A few months ago, Poloz mentioned that the most likely next move will be a hike rather than a cut. Last week, he talked about rates being appropriate, and that they would respond if headwinds dissipate or worsen. That is a more nuanced statement that leaves room for a move in either direction.

There is no immediate pressure on the BoC to cut rates, even if the Fed will do it. That reflects the fact that Poloz raised rates more cautiously than his US counterpart. Unlike the White House, Canadian officials are not pushing for a rate cut, and markets are not in a hurry to price in such a development this year. Lower bond yields have helped to stabilize the housing market without lowering key rates.

  • Clearly, the BoC is in no hurry to adjust its key rates in either direction. It asserts that its stance remains appropriate


Currencies. Looking for diversification

The SEK, along with the NOK, recently strengthened. Both respective central banks are still relatively hawkish. This is becoming increasingly rare in a world full of doves. Fed Chairman Powell testimony was once again dovish. Consequently, their stances should generally be supportive for the NOK and SEK.

In its 3 July monetary policy meeting, the Riksbank hinted at a 2019 rate hike. Nonetheless market is reluctant to embrace such tightening prospects. The Swedish inflation (CPIF) slides from 2.1% in May to 1.7% in June. It may seem disappointing. Much of this has to do with energy prices. More importantly, the Riksbank has already factored all of this into its forecasts and in fact the June inflation figure was slightly above what they had anticipated in the latest inflation report. In principle then, there is nothing in these latest figures to alter the Riksbank’s guidance that rates could rise again as soon as late-2019.

Norwegian GDP was better than expected. However, headline inflation weakened below 2.0% in June, slipping to 1.9%. This decline should not derail the Norges Bank plans to hike rates again over the coming 6 months, but the next move is more likely to be latter rather than sooner.

  • Scandinavian currencies are cheap vs. USD and to a lesser extent vs. EUR


Equities. French loneliness

The French Parliament passed its law “Gafa Tax”. It plans to impose 3% of digital companies ’ turnover realised in France, mainly Google, Apple, Facebook and Amazon. Meetic, Airbnb, Instagram and the French Criteo, among others, are also concerned. The tax will apply retroactively to January 1, 2019.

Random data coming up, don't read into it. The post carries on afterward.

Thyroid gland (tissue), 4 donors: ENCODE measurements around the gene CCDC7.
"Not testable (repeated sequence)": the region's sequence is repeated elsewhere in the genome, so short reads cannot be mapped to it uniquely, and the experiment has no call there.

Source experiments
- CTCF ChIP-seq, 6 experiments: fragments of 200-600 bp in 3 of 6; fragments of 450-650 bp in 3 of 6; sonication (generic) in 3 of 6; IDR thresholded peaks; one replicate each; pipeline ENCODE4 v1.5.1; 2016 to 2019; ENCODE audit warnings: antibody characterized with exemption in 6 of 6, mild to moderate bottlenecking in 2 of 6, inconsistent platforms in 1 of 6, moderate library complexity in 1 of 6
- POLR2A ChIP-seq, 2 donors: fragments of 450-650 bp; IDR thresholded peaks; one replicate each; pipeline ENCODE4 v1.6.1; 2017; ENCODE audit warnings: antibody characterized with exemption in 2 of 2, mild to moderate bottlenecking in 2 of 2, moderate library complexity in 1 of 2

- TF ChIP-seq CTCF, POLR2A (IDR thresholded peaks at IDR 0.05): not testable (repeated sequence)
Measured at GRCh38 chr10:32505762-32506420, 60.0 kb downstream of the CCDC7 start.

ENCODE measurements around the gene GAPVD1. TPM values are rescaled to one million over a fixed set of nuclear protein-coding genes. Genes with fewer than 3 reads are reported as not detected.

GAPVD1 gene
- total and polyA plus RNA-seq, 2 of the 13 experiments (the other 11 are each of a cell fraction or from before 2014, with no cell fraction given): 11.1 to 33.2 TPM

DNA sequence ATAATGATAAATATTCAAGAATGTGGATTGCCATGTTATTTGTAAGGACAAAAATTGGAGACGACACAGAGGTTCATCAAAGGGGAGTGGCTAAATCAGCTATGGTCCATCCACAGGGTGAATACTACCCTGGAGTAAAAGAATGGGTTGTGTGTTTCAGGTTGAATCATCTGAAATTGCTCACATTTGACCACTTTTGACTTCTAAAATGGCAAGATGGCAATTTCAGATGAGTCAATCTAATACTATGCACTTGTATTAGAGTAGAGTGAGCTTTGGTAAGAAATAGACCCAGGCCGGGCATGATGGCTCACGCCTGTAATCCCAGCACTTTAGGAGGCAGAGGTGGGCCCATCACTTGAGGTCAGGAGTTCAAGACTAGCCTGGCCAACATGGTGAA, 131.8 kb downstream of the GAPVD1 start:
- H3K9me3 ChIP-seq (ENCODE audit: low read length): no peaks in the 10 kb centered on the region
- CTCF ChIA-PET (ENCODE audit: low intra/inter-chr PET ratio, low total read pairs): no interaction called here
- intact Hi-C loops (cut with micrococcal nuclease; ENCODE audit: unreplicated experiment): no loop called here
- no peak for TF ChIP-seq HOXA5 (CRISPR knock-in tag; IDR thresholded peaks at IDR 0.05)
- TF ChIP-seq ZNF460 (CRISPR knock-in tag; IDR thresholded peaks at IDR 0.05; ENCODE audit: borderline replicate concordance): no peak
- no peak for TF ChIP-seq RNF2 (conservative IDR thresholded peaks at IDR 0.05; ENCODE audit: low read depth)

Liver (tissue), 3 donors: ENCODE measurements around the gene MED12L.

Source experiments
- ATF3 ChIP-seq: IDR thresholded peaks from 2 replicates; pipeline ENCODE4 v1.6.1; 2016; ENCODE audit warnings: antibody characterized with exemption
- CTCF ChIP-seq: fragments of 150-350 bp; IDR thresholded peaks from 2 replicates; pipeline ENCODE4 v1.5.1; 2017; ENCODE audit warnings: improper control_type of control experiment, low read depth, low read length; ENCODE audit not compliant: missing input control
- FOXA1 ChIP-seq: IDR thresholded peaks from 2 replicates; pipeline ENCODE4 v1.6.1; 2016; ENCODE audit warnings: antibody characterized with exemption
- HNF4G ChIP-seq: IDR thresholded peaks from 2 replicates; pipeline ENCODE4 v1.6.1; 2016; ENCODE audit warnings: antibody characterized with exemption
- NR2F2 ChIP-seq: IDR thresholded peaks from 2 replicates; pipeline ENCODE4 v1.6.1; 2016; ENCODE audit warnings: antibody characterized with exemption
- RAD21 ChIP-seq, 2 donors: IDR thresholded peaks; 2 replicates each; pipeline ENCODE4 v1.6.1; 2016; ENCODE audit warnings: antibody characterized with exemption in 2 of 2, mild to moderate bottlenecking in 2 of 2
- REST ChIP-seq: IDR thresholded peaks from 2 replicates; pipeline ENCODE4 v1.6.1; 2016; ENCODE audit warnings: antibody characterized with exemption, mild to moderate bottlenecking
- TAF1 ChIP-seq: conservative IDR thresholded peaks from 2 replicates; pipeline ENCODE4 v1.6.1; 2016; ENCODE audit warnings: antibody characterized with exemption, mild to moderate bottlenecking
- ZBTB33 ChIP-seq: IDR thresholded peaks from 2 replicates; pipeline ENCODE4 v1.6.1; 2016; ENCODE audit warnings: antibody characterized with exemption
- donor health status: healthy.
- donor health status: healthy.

It was a European project that did not succeed because of the reluctance of Ireland, Sweden, Finland, Germany and Denmark. So France decided to go alone. This tax triggers the anger of the United States which has launched an investigation into the effects of this tax, and promises commercial retaliation, considering that this tax unfairly targets some US technology companies.
France is the first country in Europe to unilaterally adopt a tax on turnover. France probably should have waited until the efforts of the G20 finance ministers succeeded, who promised a final agreement by 2020 on tax justice at the international level. Other European countries (Italy, Spain, Great Britain, Austria) have proposed turnover taxes, but they prefer to wait until 2020 and remain in the multilateral process of the OECD and the G20. India has a tax since 2016, but it applies only to online advertising. New Zealand and South Korea have bills being prepared on a Gafa tax.

As we alluded to already, governments and lawmakers of the developed countries seek to regain the “control” of these big groups of the digital and the social networks, by putting forward the global tax justice and their gigantic size which would prevent the development of competition and affect the process of liberal democracies (see Russian interference in the last US presidential elections). The pressure is increasing, but it will take more to make them waver because of their financial strength. Facebook and the Federal Trade Commission (US) have agreed to a $ 5 billion fine on the Cambridge Analytica scandal, which represents for Facebook a quarter of its free cash flow and 10% of its cash. It’s not nothing, but not much.

In addition to trying to split the major digital groups, the US Democrats have launched a proposal in Congress to block the major technology companies to issue digital currencies, as proposed by Facebook with the Libra, and to operate like financial institutions. If the Fed and Donald Trump seem in step with the Democrats proposal, the Republicans oppose it, justifying a negative potential impact on innovation.

  • Growing pressures on Gafa
  • We stay in Neutral on the Gafa: